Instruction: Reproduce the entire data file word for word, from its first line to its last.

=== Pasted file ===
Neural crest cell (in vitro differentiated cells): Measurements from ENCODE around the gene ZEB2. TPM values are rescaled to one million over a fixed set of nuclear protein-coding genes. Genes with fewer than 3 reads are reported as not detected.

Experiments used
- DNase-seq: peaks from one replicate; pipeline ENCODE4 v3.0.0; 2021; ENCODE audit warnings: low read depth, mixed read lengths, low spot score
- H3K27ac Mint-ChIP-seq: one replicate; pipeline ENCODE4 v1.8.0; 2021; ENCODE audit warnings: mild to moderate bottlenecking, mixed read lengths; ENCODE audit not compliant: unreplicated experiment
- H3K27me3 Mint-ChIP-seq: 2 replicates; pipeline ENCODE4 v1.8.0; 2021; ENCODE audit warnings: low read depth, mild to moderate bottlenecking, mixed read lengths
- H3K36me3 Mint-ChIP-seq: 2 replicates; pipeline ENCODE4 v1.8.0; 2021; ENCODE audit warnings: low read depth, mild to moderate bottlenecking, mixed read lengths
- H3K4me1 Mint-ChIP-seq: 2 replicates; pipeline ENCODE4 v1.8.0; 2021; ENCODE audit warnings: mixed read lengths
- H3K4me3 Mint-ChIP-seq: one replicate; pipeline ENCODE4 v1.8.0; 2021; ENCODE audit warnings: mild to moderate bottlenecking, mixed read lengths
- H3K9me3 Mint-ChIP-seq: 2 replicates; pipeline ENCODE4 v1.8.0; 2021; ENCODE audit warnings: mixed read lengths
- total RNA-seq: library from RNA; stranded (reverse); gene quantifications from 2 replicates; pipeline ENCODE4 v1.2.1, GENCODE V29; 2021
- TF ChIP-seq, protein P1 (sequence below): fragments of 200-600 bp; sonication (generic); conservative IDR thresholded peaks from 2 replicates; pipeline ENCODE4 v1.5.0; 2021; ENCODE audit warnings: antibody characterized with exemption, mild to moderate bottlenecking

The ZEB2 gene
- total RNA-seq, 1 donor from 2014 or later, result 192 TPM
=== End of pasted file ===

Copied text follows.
Neural crest cell (in vitro differentiated cells): Measurements from ENCODE around the gene ZEB2. TPM values are rescaled to one million over a fixed set of nuclear protein-coding genes. Genes with fewer than 3 reads are reported as not detected.

Experiments used
- DNase-seq: peaks from one replicate; pipeline ENCODE4 v3.0.0; 2021; ENCODE audit warnings: low read depth, mixed read lengths, low spot score
- H3K27ac Mint-ChIP-seq: one replicate; pipeline ENCODE4 v1.8.0; 2021; ENCODE audit warnings: mild to moderate bottlenecking, mixed read lengths; ENCODE audit not compliant: unreplicated experiment
- H3K27me3 Mint-ChIP-seq: 2 replicates; pipeline ENCODE4 v1.8.0; 2021; ENCODE audit warnings: low read depth, mild to moderate bottlenecking, mixed read lengths
- H3K36me3 Mint-ChIP-seq: 2 replicates; pipeline ENCODE4 v1.8.0; 2021; ENCODE audit warnings: low read depth, mild to moderate bottlenecking, mixed read lengths
- H3K4me1 Mint-ChIP-seq: 2 replicates; pipeline ENCODE4 v1.8.0; 2021; ENCODE audit warnings: mixed read lengths
- H3K4me3 Mint-ChIP-seq: one replicate; pipeline ENCODE4 v1.8.0; 2021; ENCODE audit warnings: mild to moderate bottlenecking, mixed read lengths
- H3K9me3 Mint-ChIP-seq: 2 replicates; pipeline ENCODE4 v1.8.0; 2021; ENCODE audit warnings: mixed read lengths
- total RNA-seq: library from RNA; stranded (reverse); gene quantifications from 2 replicates; pipeline ENCODE4 v1.2.1, GENCODE V29; 2021
- TF ChIP-seq, protein P1 (sequence below): fragments of 200-600 bp; sonication (generic); conservative IDR thresholded peaks from 2 replicates; pipeline ENCODE4 v1.5.0; 2021; ENCODE audit warnings: antibody characterized with exemption, mild to moderate bottlenecking

The ZEB2 gene
- total RNA-seq, 1 donor from 2014 or later, result 192 TPM